Adventist Heritage Ministries

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By: davidbonyi (103 month(s) ago)

Great backgound history of the Adventist Church. Nyakundi

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Slide 1: 

“Oh, where as a people are our commemorative stones? Where are set up our monumental pillars carved with letters expressing the precious story of what God has done for us in our experience?” Portion of Ellen G. White diary in Manuscript 22, 1889

Slide 2: 

Adventist Heritage Ministry invites you to “visit” some of their sites

Slide 3: 

Each of these historic buildings serves as a venue for telling the stories of our humble pioneers who allowed God to use them to establish His church for the last days of this earth’s history.

Slide 4: 

As you come to the intersection of Golf Course Road and County Road 11 in Low Hampton, New York you will find this small sign directing you to this National Historic Site. William Miller preached the second coming of Jesus in the early 19th century. His home provides a venue for telling visitors Jesus really IS coming, and soon!

Slide 5: 

This view of the Miller Home and Farm was taken from the air on October 22, 2006 – 162 years after what is known as “The Great Disappointment.”

Slide 7: 

The William Miller Home and Farm as they appear now – restored as nearly as possible to their appearance in William Miller’s day.

Slide 8: 

The barns as they appear today. Most are original to Miller’s time.

Slide 9: 

The William Miller Chapel as it appears today, built in 1848 to provide a meeting place for the Millerites who were not welcome in their own churches – unless they were willing to give up their belief in Jesus’ Second Coming.They were not willing to do this!

Slide 11: 

ASCENSION ROCK The Millerites are said to have gathered on this rock while watching and waiting in vain for Jesus to come on October 22, 1844. Today, it is a place where visitors are told that Jesus really IS coming – much sooner now than when William Miller first preached it. “I have fixed my mind upon another time, and here I mean to stand until God gives me more light – And that is, Today, TODAY, and TODAY, until He comes.” Wm. Miller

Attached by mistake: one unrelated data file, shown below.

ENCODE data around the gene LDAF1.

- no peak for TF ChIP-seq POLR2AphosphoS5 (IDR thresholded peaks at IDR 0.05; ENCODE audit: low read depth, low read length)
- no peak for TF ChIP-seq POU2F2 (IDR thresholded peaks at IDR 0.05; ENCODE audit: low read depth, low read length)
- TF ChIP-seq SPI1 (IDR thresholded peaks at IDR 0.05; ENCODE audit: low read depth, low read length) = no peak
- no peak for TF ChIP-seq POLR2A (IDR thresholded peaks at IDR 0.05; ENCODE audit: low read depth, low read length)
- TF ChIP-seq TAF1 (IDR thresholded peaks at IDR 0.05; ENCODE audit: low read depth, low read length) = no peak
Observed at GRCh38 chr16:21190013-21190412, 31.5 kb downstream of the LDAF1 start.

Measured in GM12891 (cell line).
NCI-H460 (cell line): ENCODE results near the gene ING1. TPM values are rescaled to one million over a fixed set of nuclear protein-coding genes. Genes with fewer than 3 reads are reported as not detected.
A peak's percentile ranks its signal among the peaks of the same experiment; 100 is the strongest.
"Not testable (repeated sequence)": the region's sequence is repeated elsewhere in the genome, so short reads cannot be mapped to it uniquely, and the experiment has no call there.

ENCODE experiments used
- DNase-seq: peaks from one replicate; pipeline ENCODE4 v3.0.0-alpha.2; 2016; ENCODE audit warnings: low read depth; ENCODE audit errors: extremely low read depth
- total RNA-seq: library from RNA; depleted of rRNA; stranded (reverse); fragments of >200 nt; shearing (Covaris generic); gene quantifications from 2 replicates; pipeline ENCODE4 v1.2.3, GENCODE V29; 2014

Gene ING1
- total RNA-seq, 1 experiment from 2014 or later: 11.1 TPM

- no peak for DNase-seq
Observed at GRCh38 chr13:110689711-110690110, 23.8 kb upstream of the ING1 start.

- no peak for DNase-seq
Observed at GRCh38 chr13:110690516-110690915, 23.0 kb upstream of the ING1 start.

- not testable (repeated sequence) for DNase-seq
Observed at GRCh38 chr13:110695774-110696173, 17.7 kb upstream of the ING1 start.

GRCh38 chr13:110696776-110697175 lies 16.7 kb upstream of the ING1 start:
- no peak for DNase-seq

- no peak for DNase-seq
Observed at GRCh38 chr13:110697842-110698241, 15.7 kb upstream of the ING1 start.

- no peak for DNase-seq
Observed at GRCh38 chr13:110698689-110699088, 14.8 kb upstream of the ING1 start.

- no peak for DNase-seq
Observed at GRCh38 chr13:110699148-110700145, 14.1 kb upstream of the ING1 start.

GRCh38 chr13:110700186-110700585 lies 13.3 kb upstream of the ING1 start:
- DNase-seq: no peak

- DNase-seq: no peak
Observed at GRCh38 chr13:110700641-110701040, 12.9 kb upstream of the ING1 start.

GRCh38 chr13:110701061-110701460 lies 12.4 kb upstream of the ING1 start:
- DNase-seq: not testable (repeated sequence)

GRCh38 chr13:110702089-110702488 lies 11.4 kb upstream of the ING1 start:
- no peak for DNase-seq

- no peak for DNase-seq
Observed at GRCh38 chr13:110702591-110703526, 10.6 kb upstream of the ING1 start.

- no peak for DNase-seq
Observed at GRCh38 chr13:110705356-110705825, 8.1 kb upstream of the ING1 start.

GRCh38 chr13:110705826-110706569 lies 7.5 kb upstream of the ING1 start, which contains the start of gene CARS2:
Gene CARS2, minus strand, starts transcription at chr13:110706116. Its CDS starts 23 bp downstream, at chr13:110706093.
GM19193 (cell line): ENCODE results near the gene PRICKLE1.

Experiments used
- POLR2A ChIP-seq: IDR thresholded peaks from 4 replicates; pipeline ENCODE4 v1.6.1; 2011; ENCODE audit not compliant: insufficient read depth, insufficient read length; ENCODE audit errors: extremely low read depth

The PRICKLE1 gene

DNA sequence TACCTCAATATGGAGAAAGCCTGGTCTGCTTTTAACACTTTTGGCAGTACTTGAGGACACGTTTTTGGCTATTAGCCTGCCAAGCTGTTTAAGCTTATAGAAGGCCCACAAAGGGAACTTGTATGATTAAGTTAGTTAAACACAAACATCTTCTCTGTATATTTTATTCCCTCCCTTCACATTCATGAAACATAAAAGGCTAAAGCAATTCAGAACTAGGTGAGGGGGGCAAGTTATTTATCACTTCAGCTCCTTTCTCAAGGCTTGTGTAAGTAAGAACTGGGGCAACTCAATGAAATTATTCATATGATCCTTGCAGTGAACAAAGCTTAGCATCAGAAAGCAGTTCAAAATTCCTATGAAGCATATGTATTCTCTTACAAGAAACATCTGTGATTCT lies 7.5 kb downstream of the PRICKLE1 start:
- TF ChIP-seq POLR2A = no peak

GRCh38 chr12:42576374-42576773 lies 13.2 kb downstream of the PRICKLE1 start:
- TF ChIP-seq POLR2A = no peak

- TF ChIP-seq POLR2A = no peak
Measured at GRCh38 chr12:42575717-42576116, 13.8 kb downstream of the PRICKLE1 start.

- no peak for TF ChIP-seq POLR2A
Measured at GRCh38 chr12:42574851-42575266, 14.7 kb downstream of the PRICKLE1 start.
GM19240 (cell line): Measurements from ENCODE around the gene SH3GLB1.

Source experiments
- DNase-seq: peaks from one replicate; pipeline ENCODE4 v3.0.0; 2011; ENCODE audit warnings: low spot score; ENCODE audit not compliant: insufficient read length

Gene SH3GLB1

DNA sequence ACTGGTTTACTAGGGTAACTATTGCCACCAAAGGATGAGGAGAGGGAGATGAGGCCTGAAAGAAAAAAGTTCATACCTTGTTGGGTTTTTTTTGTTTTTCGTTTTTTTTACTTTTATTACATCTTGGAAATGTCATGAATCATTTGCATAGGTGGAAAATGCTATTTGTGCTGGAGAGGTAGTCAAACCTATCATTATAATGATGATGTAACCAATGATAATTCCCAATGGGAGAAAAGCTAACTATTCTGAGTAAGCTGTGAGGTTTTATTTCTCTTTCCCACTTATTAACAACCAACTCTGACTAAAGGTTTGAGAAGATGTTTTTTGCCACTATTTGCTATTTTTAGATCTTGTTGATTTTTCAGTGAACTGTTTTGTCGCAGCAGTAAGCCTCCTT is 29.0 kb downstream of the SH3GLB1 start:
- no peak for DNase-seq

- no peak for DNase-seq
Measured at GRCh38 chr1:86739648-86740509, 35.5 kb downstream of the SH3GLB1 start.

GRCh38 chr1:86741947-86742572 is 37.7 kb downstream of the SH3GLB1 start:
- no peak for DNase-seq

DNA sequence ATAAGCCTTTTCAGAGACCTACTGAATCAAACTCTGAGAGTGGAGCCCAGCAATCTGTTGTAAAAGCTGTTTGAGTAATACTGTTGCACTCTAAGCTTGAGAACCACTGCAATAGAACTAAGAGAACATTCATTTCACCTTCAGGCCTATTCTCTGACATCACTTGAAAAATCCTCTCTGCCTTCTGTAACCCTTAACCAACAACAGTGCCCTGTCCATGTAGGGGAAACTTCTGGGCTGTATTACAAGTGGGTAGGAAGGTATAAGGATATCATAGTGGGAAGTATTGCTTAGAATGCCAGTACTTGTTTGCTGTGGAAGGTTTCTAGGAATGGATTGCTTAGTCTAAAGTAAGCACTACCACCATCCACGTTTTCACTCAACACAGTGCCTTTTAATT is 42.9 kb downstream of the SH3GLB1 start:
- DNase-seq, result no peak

Slide 12: 

The Joseph Bates Boyhood Home in Fairhaven, Massachusetts. The story of the seventh-day Sabbath is told here.

Slide 13: 

Joseph Bates was one of the founders of the Seventh-day Adventist Church, along with James and Ellen White. The boyhood home of Joseph Bates is the most recent AHM acquisition. Built in 1742, it was here young Bates grew up watching the whaling ships come and go from the harbor. He dreamed of sailing the world’s oceans and with his parents’ permission, became a cabin boy on the ship Fanny at age 15. He became a ship captain by age 28, and retired from the sea, but soon became an active worker in the cause of God. He accepted and promoted the observance of the seventh-day Sabbath, and earned the reputation of “Apostle of the Sabbath Truth.”

Slide 14: 

The Hiram Edson Barn near Port Gibson, New York. This site provides a venue for telling of our belief in the Heavenly Sanctuary.

Slide 15: 

The barn of Luther Edson, father of Hiram Edson, was acquired by AHM in March, 1992. It was dismantled, moved, and reconstructed on 17½ acres of the Hiram Edson farm near Port Gibson, New York, where in 1844, Edson and friends gathered in the empty granary of his barn to pray for an answer to their heartfelt disappointment when Jesus did not return on October 22, 1844. Here on October 23, Edson received assurance that Jesus was still coming, but had a work to do in the Heavenly Sanctuary before returning to earth. Here in 1846, Joseph Bates came to share the Sabbath truth with Edson, who in turn shared the Sanctuary truth with Bates, thus making the Edson Farm the theological birthplace of the Seventh-day Adventist Church. A Visitor Center with caretaker quarters is planned for 2008.

Slide 16: 

Historic Adventist Village Battle Creek, Michigan

Slide 17: 

The White Family’s “Dream Home” on Wood Street. Great Controversy was written here – in the bedroom behind the two upstairs windows.

Slide 18: 

Ellen White called this house her “Dream Home.” This is the first home they ever owned, and the only home where all of the Whites ever lived together. Baby Herbert was born here in September, 1860.

Slide 19: